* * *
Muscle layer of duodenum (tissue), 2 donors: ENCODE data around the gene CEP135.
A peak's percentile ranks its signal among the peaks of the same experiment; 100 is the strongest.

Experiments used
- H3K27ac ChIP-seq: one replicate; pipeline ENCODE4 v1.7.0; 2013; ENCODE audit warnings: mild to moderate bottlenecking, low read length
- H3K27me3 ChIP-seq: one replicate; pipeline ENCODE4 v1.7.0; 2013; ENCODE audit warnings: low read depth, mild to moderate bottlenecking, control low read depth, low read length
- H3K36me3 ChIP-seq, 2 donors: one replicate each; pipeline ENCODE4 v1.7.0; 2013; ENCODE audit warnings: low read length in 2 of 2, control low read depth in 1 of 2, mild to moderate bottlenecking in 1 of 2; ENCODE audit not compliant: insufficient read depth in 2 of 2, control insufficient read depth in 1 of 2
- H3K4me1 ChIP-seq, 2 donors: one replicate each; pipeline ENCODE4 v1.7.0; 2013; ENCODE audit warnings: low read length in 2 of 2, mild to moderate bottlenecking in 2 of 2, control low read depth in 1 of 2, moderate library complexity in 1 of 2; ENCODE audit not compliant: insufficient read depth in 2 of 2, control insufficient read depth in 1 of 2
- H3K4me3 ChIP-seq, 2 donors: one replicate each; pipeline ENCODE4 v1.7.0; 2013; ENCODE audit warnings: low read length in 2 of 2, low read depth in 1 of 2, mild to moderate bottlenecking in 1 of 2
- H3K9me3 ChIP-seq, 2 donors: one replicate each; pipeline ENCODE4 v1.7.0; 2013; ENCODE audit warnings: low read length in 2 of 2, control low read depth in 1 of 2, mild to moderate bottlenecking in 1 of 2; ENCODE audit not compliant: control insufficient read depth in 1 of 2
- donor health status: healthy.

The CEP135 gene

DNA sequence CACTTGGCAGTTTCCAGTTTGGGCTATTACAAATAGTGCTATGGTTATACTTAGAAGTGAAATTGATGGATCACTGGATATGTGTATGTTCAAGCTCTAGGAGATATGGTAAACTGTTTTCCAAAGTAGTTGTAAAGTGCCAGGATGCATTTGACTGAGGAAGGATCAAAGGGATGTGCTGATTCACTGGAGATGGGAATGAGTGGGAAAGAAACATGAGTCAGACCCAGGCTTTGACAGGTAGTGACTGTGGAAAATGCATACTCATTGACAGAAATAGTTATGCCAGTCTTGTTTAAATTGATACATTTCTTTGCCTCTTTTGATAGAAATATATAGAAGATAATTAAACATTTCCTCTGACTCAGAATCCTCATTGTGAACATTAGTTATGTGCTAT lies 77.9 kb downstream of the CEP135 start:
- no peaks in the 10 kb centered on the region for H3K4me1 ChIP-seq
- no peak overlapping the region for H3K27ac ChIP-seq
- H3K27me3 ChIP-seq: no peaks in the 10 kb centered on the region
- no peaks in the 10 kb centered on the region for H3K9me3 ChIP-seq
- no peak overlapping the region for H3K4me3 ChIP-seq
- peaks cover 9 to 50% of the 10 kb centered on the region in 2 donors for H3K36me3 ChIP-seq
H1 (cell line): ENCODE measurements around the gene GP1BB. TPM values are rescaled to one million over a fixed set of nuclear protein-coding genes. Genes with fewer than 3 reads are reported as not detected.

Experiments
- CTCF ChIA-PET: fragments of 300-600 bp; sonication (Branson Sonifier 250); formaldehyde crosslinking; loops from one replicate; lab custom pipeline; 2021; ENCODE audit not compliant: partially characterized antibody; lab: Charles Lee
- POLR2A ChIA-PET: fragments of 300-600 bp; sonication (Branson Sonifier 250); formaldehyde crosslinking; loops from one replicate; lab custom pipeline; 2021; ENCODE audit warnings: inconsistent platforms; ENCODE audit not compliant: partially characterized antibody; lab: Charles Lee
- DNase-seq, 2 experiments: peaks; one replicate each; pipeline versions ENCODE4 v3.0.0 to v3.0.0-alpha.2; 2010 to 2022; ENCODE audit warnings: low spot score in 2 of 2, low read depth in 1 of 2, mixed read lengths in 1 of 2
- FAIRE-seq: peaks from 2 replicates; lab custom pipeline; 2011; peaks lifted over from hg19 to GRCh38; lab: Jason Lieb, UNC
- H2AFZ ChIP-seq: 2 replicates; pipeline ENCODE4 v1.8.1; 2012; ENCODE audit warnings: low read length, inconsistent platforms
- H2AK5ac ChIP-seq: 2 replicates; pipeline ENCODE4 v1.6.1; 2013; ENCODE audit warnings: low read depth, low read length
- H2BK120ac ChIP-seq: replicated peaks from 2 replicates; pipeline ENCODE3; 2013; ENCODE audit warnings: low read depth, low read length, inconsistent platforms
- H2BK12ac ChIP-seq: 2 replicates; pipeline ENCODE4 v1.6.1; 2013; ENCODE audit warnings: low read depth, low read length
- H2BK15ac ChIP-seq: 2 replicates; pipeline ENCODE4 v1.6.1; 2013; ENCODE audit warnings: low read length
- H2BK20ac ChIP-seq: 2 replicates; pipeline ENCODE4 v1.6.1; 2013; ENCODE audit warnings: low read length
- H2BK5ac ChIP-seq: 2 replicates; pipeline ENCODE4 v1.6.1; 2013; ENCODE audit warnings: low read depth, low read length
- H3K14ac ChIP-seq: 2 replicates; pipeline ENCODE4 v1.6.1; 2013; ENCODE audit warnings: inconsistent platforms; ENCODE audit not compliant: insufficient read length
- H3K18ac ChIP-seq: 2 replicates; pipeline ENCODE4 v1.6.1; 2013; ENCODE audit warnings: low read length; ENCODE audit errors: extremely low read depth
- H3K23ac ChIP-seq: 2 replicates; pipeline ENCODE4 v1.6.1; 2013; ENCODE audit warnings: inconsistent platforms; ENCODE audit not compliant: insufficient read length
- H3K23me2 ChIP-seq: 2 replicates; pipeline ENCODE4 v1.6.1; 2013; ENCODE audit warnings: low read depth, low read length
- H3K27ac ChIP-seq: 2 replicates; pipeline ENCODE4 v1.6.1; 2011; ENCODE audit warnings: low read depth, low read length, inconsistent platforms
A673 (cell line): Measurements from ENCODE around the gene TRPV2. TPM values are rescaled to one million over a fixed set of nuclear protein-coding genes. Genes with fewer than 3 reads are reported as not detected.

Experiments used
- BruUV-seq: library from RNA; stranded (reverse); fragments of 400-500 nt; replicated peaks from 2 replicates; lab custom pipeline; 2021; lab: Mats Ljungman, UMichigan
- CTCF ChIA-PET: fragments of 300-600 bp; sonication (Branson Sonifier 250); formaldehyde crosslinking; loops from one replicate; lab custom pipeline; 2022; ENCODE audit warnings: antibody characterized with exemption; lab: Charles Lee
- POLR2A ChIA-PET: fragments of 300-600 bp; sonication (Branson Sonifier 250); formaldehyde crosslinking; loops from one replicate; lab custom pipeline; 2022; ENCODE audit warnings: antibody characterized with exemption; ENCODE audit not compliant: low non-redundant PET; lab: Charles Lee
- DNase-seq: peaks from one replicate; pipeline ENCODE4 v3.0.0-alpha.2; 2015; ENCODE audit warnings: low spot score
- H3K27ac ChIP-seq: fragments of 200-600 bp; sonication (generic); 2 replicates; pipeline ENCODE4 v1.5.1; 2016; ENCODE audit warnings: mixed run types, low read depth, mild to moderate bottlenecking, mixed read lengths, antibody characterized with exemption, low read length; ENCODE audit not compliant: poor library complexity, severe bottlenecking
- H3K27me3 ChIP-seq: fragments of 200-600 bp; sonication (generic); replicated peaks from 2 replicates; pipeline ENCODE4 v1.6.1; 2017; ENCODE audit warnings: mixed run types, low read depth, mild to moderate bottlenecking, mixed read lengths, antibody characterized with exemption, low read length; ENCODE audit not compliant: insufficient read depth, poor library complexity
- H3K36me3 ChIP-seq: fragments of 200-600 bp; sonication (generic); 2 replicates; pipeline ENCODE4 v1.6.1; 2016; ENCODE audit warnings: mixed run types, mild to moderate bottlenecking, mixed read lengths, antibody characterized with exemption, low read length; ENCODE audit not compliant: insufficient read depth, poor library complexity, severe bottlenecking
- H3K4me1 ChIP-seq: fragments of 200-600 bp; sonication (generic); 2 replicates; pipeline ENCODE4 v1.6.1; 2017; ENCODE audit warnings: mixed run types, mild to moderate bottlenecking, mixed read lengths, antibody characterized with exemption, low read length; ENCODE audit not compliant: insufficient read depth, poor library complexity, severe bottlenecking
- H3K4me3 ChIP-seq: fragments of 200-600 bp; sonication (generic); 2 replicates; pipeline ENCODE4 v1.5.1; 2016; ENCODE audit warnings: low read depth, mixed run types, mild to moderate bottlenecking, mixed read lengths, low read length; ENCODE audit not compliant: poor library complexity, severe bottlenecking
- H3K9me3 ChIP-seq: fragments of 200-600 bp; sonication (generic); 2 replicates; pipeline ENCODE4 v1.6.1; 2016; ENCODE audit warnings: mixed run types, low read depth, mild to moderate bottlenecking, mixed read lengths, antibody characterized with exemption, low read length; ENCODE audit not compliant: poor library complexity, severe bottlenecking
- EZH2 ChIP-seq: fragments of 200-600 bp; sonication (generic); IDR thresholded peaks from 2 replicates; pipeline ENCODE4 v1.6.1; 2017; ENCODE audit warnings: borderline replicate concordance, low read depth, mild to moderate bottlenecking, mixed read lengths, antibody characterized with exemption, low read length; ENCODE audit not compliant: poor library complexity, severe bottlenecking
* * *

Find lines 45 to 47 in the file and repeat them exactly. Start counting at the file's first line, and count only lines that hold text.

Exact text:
- H3K36me3 ChIP-seq: fragments of 200-600 bp; sonication (generic); 2 replicates; pipeline ENCODE4 v1.6.1; 2016; ENCODE audit warnings: mixed run types, mild to moderate bottlenecking, mixed read lengths, antibody characterized with exemption, low read length; ENCODE audit not compliant: insufficient read depth, poor library complexity, severe bottlenecking
- H3K4me1 ChIP-seq: fragments of 200-600 bp; sonication (generic); 2 replicates; pipeline ENCODE4 v1.6.1; 2017; ENCODE audit warnings: mixed run types, mild to moderate bottlenecking, mixed read lengths, antibody characterized with exemption, low read length; ENCODE audit not compliant: insufficient read depth, poor library complexity, severe bottlenecking
- H3K4me3 ChIP-seq: fragments of 200-600 bp; sonication (generic); 2 replicates; pipeline ENCODE4 v1.5.1; 2016; ENCODE audit warnings: low read depth, mixed run types, mild to moderate bottlenecking, mixed read lengths, low read length; ENCODE audit not compliant: poor library complexity, severe bottlenecking